Quite correct. Davar/dabar/dabhar does have a link to “logos”. It is like wordplay, on which Father Jean Carmignac worked. That is fine for Christians. The big problem arises when it comes to what is meant by “messiah”, a concept that arose in 200 BC and that is another story.

  12. Max patrick Hamon
    June 23, 2015 at 3:47 am

    Re the word Messiah:

    It means “(the) anointed with crocodile fat”. It is derived from the ancient Egyptian “messeh” meaning “crocodile”. Apparently, pharaohs were anointed with crocodile fat.

    Now the Turin Shroud Man’s bloodied body WHOLE/ORIGINAL/UNDAMAGED image seen as an oversized Rorschach inkblot projective test could have evoked the pareidoliac image of a crocodile (“Crocodile Messiah”), in Greek drakkos, “dragon”.

    Reminder: “Dragon” (δράκων,) in the New Testament occurs only in The book of Revelation that is a vision from/of Yeshu’a the Messiah…

    Methinks John of Patmos used the TS man’s/Yeshua’s burial cloth bearing his faint fuzzy double bloodied body image as a projective support for mystic prophetic visions/responses. This is not coincidence at all either if in the Second Temple period the herring-bone weave pattern was symbolic of the living waters of the Torah and in the Book of Revelation Yeshu’a appears wearing a garment/robe soaked with/dipped in blood and his title was Ha-Davar, the Word (of G-od).

    • Max patrick Hamon
      June 23, 2015 at 3:51 am

      Note: in the Book of Revelation, the Greek word used for robe/garment is… HIMATION (= SINDON).

      • Max patrick Hamon
        June 23, 2015 at 4:00 am

        What about dormant pareidoliac imageplay as far as the TS is concerned to account for the Book of Revelation visions?
        (Actually, in the 1990s, I have done quite a research work on this. John’s Revelation can be read in cryptic conjunction i.e. in “primary/pareidoliac/projective visualisation” with the Shroud image as oversized Rorschach. “Sindonocryptographically” speaking, too bad the relic was damaged in the 1532 fire meaning a few of John’s visions are now lost on us).

        • Max patrick Hamon
          June 23, 2015 at 6:12 am

          Telling hagiographic legends and Grail stories based on Yeshua’s oversized Rorschach inkblot test-like double bloodied image started respectively in the third c. CE and the 12th c. CE. The TS double bloodied body image does have such a potential and can be turned too into a projective backdrop that can re-capture John’s 1st c. CE apocalyptic visions.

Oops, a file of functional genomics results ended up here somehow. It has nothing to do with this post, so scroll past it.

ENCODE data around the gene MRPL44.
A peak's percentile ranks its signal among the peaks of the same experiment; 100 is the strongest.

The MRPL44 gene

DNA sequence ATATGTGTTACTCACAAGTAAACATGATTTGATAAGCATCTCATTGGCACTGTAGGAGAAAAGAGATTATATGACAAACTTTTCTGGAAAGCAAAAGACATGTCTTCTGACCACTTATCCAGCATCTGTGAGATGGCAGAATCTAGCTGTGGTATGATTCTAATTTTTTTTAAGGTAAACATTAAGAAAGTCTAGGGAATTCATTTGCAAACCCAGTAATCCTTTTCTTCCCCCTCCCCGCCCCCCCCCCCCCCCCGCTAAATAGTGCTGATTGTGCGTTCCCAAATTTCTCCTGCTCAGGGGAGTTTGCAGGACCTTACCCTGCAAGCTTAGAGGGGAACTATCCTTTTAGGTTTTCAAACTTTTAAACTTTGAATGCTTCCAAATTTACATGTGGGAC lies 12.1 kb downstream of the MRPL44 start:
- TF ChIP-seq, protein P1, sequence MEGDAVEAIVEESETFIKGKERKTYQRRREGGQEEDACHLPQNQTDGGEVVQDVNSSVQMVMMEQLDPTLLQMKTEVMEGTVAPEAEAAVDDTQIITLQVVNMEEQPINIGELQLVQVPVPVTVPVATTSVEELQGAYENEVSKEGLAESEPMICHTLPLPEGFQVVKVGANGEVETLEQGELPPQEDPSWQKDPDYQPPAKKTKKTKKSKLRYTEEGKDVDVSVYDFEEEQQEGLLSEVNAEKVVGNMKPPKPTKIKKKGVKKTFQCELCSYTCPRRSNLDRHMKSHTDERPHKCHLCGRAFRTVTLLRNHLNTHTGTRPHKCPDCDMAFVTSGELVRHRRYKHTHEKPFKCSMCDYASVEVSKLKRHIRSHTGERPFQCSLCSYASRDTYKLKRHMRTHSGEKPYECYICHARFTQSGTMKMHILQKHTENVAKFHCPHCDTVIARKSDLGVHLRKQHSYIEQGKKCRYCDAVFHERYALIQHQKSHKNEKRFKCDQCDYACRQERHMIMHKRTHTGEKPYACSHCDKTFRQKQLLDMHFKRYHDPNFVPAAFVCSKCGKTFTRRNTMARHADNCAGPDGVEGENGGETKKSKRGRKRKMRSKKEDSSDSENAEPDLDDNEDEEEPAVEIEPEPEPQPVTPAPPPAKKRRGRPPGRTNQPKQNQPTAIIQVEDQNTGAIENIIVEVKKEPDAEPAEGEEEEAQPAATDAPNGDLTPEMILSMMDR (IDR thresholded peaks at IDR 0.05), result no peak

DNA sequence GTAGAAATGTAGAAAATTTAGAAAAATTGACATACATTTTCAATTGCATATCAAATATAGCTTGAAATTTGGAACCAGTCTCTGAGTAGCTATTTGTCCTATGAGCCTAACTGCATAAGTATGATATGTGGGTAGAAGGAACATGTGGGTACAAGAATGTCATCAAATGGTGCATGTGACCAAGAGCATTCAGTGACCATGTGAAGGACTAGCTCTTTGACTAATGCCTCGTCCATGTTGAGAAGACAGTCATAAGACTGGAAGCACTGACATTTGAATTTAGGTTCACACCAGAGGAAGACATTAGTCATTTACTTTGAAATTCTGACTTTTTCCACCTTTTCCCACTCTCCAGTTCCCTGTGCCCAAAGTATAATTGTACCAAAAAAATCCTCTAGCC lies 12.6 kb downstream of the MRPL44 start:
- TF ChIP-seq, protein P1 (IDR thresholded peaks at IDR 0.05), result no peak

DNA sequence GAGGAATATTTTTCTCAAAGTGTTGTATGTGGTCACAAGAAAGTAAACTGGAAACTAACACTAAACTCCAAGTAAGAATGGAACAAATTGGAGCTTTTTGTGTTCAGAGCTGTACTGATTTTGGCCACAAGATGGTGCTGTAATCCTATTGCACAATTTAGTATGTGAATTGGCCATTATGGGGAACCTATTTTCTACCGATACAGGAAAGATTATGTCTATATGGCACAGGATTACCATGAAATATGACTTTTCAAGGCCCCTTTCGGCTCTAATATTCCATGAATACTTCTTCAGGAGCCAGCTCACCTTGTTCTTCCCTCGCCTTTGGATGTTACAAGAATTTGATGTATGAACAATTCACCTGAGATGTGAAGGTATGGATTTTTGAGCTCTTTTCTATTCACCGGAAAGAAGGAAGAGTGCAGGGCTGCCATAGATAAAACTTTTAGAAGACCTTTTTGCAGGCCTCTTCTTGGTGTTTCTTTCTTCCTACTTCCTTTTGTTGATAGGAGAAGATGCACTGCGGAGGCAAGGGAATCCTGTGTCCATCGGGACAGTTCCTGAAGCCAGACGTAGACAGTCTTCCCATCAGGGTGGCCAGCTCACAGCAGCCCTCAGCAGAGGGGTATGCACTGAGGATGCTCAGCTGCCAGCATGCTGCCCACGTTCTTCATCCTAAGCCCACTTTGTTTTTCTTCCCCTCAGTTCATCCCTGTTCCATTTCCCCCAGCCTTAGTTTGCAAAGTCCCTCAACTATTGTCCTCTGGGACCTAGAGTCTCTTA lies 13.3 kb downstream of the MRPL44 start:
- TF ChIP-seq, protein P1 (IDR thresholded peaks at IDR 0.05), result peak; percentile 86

• Max patrick Hamon
          June 23, 2015 at 6:18 am

          Actually the TS man’s/Yeshua’s double bloodied body imprint/image on his burial cloth (irrespective of the Coptic, Syriac and Byzantine secret liturgies) is worth a thousand and one Late Antique and Medieval legends and stories…

    • Max patrick Hamon
      June 23, 2015 at 6:31 am

      “He is clothed in a garment (Greek himation) soaked with blood,
      and (…) his name is the word (Hebrew ha-davar) of G-od.”
      see The Book of Revelation 19: 11-18 and 21.

  13. Louis
    June 23, 2015 at 10:51 am

    I referred to “Messiah” because the intention was to point out the different interpretations that arose, and not only in connection with the Essenes. Questions 7 and 8 in the link below, which is an interview with the author of the most authoritative book on the topic “Messiah” today demonstrates how complex the interpretations were. J.J. Collins may have exaggerated in his interpretation of the scenario during the time of Jesus, which Fr. Fitzmyer accepts with reservations.:
    https://www.academia.edu/4700001/What_do_we_know_about_the_Bible_An_interview_with_Joseph_A._Fitzmyer_SJ
    It does seem, however, that Richard Bauckham (Edinburgh) has made significant advances, providing us with a more convincing scenario.
    This is a problem that continues till today and you may know that the Lubavitcher Hasidim community interpreted their rebbe’s partial paralysis as an indication of Isaiah’s “suffering servant”.
    As for the book of Revelation, as you surely know it is highly complex and the interpretations are many, therefore the need to tread carefully. It was controvesial right from the beginning, not having been included in the Peshitta (the Syriac New Testament) initially and became part of the canon only later. It is very likely that the gnostic influence was strong.
    Yet, the line you are taking is interesting and, who knows, may yield more results in the future.